Sònia Abilleira Castells, neurologist. Plan for Cerebral Vascular Disease
A clinical trial conducted entirely in Catalonia with the participation of four tertiary stroke hospitals and the support of the master plan for cerebral vascular disease, showed that treatment with catheters in the acute phases of severe ischemic stroke is crucial for good clinical outcomes.
Ischemic stroke causes around 8,500 annual hospitalizations in Catalonia. An estimated 70% of patients are either dead or are in a situation of dependency within 5-years of the stroke. Until now, the only treatment available to us was a drug administered intravenously in the first 4.5 hours of the stroke achieving lysis or a rupture of the thrombus which for a percentage of the patients increased the likelihood of survival without significant neurological sequels. This treatment, known as intravenous thrombolysis has a very low efficiency when the thrombus is located on a main artery of the brain which happens in 25% of cases, translating clinically into more severe strokes.
Besides clinical reasons, time also plays a key role in determining both the appropriateness and effectiveness of intravenous thrombolytic therapy and, as in other time dependent pathologies, the organization of the different care levels integrated in the health system is key to ensuring that the patient arrives early at a suitable hospital with necessary technology and skilled professionals. Thus, in May 2006 the master plan of cerebral vascular disease launched an organized territorial model based on a stroke code system in order to improve patients’ access to intravenous thrombolysis, the only scientific evidence-based treatment, from a wide territorial perspective. The outcome of this care model in Catalonia between 2006 and 2014 has seen a very important increase both in the number of acute patients cared for via activation of the stroke code, as well as in the number of patients receiving reperfusion treatment. Since 2011, all this therapeutic activity is collected prospectively in the register of population reperfusion “Online Acute Stroke Information System “.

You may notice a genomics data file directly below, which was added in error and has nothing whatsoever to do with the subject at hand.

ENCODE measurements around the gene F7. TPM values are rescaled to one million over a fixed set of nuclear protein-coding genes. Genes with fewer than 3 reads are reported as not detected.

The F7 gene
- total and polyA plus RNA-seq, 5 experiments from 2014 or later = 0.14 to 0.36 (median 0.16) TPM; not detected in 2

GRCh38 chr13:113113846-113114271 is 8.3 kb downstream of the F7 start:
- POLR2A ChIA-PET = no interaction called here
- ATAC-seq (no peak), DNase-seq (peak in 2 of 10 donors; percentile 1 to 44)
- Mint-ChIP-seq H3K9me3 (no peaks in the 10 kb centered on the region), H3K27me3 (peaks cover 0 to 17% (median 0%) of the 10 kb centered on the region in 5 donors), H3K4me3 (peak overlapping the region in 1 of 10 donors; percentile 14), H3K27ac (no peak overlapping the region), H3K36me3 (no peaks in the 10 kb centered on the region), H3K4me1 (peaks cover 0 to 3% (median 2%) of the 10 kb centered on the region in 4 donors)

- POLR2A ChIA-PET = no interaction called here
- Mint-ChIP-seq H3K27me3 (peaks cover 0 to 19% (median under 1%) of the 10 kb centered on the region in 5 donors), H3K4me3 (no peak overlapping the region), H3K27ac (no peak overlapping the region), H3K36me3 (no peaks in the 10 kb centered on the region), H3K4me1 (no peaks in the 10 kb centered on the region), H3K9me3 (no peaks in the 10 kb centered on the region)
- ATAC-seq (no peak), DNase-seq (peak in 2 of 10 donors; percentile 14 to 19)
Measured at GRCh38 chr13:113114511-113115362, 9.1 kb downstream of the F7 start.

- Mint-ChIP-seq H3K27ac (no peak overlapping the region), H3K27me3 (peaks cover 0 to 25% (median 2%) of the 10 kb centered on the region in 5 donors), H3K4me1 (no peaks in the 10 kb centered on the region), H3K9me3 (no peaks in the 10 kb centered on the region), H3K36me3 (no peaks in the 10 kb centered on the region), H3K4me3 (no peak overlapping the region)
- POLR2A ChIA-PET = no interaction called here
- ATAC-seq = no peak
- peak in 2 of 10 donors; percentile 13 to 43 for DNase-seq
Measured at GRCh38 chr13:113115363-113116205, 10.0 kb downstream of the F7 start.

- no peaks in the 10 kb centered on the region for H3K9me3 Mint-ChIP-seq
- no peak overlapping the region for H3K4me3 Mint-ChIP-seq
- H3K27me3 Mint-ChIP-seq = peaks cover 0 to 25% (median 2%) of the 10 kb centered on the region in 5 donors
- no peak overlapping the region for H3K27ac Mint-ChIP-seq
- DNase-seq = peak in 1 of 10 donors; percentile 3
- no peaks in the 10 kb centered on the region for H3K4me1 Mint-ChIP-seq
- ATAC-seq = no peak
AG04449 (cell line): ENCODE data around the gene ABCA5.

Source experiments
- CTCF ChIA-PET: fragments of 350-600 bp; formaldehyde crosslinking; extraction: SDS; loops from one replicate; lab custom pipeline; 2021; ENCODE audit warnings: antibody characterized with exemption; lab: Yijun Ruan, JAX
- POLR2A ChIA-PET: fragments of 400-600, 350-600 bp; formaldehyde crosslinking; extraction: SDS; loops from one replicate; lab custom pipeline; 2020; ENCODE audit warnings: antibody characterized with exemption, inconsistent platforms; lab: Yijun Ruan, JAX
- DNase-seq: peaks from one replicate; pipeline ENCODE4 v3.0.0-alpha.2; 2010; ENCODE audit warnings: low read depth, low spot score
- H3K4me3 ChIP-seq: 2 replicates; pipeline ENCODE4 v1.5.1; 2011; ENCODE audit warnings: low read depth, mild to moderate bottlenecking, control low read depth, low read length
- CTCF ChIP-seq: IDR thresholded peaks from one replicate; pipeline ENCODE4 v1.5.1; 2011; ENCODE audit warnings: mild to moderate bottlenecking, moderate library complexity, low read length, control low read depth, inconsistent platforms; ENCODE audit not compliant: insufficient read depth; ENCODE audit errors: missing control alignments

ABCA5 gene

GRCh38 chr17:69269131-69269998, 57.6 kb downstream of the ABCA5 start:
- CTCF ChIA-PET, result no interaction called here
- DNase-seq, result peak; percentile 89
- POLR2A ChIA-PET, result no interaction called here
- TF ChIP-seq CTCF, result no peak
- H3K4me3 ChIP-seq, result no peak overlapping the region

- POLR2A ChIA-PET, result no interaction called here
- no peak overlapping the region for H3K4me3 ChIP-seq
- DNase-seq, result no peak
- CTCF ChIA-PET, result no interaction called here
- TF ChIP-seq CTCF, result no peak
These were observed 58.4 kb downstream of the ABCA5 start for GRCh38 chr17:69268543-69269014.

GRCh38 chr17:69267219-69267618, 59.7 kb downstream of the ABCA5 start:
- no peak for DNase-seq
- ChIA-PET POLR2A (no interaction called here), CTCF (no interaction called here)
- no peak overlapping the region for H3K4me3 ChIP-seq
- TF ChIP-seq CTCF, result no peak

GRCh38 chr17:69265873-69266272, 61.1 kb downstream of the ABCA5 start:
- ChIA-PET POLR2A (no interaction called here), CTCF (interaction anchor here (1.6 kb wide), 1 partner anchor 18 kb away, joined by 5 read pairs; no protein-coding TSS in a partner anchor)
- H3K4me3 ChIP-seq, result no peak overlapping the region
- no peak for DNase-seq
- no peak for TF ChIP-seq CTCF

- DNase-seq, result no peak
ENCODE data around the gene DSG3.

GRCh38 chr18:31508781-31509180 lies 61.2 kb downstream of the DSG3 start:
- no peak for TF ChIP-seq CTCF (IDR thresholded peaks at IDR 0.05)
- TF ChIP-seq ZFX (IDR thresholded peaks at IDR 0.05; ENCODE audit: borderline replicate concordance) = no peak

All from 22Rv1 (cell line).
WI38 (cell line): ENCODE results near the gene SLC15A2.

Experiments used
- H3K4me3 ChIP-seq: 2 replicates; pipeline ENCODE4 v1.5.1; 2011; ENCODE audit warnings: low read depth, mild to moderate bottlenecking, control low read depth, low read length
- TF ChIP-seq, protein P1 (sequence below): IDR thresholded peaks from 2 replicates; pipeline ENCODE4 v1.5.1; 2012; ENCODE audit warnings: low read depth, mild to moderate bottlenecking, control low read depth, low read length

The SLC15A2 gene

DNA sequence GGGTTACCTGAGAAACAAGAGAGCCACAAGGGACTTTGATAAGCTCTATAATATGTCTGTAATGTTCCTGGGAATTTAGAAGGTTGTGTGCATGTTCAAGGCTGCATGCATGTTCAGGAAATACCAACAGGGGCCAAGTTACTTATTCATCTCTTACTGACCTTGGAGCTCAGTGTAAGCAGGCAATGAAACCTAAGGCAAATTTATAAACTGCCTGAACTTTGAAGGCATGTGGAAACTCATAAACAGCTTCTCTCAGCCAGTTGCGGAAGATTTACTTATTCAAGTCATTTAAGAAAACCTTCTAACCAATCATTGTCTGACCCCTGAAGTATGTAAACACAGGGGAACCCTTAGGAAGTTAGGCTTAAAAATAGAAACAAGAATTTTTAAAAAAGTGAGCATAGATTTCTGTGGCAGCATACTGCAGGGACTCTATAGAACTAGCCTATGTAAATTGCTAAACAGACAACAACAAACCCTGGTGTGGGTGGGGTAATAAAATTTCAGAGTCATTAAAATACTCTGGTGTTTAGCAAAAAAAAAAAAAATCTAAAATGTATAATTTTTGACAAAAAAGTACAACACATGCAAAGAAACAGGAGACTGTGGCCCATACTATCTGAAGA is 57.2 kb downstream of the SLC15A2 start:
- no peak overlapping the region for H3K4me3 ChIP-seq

Conducting this randomized REVASCAT clinical trial (clinicalTrials.gov, NCT01692379) has been undertaken in this well organized territorial context at a time when, although many believed that stroke treatment with catheters was the most efficient, the certainty was that the effect had not been proven in any of the clinical trials. REVASCAT randomized the first patient on November 24, 2012 and in a record time of only two years and with only 4 involved hospitals it has managed to recruit 206 patients. The main objectives of REVASCAT were: (1) to determine the efficacy and safety of mechanical thrombectomy with Solitaire performed within 8 hours of stroke compared with the best medical treatment and (2) establishing the proportion of eligible patients treated outside the clinical trial. REVASCAT has proven that patients treated with mechanical thrombectomy quadruple the chances of having more autonomy in their daily lives; increased by 70% the options of recovering their functional capacity; reduced to more than half the size of the final cerebral infarct caused by stroke, and have a perception of significantly improved post-stroke life quality. Finally, the unique and distinctive aspect of REVASCAT is that the coexistence of the reperfusion register of Catalonia allowed detection of only 8 trial drop outs. This fact is crucial as it ensures that the results are generally applicable to the target population.
The REVASCAT results were presented for the first time in the congress of the European Stroke Organisation (17-19/04/2015, Glasgow) coinciding with the publication in the New England Journal of Medicine.